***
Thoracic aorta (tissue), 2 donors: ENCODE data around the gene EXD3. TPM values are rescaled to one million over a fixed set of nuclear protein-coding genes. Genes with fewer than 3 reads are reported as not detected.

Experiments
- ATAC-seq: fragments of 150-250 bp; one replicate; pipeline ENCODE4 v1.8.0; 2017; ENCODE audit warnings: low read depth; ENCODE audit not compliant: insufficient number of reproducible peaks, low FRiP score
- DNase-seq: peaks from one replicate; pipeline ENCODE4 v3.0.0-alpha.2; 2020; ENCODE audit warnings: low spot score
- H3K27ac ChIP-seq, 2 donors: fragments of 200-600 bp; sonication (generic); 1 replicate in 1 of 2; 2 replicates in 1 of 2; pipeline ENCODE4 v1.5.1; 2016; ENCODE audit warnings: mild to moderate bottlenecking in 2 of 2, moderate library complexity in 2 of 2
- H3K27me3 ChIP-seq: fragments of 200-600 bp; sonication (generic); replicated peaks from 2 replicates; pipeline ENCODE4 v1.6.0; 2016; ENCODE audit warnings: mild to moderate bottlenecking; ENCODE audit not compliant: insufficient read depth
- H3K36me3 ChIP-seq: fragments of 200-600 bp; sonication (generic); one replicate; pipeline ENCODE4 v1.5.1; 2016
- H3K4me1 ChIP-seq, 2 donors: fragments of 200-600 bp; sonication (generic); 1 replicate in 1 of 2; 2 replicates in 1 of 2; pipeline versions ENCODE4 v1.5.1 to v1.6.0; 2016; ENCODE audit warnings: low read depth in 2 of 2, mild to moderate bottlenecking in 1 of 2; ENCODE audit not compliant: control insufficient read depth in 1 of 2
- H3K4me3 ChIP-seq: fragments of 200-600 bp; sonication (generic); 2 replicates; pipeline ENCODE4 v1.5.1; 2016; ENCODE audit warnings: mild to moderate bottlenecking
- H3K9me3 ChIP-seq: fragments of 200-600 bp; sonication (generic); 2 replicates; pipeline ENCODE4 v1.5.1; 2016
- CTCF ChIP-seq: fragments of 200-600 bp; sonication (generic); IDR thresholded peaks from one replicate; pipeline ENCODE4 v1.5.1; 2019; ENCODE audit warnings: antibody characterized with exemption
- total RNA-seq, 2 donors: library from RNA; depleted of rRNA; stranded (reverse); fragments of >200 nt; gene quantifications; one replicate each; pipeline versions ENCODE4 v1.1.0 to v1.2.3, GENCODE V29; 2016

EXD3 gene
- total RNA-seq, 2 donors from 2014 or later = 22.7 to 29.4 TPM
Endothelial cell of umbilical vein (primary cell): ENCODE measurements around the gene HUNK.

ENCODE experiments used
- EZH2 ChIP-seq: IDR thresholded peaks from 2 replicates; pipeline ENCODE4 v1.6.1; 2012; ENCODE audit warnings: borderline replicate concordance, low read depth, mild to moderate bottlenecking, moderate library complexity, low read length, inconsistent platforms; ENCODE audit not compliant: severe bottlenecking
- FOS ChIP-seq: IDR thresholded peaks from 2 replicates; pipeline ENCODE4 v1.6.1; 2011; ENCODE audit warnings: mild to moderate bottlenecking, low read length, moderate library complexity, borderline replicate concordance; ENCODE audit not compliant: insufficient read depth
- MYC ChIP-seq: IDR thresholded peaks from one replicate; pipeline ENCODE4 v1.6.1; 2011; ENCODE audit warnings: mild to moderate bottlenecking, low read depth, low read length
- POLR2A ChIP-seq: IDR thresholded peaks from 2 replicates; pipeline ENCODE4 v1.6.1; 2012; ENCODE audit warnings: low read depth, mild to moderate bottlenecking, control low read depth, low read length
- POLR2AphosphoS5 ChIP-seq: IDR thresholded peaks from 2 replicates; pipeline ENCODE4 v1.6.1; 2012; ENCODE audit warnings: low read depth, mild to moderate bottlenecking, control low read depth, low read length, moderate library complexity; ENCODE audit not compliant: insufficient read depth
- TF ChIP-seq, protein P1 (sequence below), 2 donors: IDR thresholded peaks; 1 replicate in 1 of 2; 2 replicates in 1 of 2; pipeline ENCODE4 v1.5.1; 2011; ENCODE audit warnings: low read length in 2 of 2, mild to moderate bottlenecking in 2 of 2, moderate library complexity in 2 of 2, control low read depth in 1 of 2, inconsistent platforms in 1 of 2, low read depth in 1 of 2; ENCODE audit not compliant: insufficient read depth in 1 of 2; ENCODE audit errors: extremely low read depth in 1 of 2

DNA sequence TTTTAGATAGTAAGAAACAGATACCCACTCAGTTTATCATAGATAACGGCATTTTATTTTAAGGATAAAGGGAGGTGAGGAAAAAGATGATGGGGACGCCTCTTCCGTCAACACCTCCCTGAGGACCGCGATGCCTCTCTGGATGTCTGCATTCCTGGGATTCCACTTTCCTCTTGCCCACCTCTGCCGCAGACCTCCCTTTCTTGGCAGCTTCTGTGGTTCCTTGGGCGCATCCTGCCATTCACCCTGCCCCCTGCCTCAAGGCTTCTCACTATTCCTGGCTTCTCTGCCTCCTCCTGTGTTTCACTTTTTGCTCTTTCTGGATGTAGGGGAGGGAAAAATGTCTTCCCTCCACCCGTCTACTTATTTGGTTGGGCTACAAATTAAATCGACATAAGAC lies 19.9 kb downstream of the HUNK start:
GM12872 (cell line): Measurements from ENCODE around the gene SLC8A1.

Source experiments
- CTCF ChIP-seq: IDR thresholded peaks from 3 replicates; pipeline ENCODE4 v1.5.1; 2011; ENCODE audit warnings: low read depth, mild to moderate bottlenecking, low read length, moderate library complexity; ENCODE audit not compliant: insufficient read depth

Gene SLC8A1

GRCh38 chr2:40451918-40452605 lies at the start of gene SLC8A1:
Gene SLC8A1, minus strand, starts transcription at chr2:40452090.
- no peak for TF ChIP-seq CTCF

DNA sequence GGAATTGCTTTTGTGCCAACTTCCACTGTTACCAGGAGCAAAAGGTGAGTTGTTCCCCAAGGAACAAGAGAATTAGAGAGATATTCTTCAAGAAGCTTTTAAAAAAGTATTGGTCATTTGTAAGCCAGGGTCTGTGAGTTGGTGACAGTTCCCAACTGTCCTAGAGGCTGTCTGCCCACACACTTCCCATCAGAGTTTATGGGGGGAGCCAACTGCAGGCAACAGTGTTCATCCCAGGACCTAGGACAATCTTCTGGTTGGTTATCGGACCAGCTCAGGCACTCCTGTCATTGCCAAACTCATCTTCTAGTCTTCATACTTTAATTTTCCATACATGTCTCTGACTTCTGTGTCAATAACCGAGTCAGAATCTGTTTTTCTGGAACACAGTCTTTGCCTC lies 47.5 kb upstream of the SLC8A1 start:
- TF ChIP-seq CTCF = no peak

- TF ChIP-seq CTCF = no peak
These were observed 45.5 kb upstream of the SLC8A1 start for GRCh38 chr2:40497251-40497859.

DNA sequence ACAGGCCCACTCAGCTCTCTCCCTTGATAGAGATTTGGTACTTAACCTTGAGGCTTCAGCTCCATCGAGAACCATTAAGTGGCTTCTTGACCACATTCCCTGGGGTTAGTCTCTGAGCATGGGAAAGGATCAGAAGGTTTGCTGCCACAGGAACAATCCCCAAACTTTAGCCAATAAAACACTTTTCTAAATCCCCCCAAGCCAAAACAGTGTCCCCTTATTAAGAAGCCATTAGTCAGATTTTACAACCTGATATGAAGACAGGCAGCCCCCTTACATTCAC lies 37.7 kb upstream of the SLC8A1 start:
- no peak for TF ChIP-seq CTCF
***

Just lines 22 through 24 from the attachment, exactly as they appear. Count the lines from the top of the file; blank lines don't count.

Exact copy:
- TF ChIP-seq, protein P1 (sequence below), 2 donors: IDR thresholded peaks; 1 replicate in 1 of 2; 2 replicates in 1 of 2; pipeline ENCODE4 v1.5.1; 2011; ENCODE audit warnings: low read length in 2 of 2, mild to moderate bottlenecking in 2 of 2, moderate library complexity in 2 of 2, control low read depth in 1 of 2, inconsistent platforms in 1 of 2, low read depth in 1 of 2; ENCODE audit not compliant: insufficient read depth in 1 of 2; ENCODE audit errors: extremely low read depth in 1 of 2

DNA sequence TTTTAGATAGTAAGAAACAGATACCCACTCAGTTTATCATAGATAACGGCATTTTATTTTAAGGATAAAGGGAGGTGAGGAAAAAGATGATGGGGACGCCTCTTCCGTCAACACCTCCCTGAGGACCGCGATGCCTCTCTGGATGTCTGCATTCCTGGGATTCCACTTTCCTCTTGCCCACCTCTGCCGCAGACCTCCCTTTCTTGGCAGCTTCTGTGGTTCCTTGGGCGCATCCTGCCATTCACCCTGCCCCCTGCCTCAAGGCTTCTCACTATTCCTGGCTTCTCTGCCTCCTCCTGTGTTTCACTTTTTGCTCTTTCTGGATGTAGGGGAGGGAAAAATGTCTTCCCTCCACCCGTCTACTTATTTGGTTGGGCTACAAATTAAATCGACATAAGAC lies 19.9 kb downstream of the HUNK start:
GM12872 (cell line): Measurements from ENCODE around the gene SLC8A1.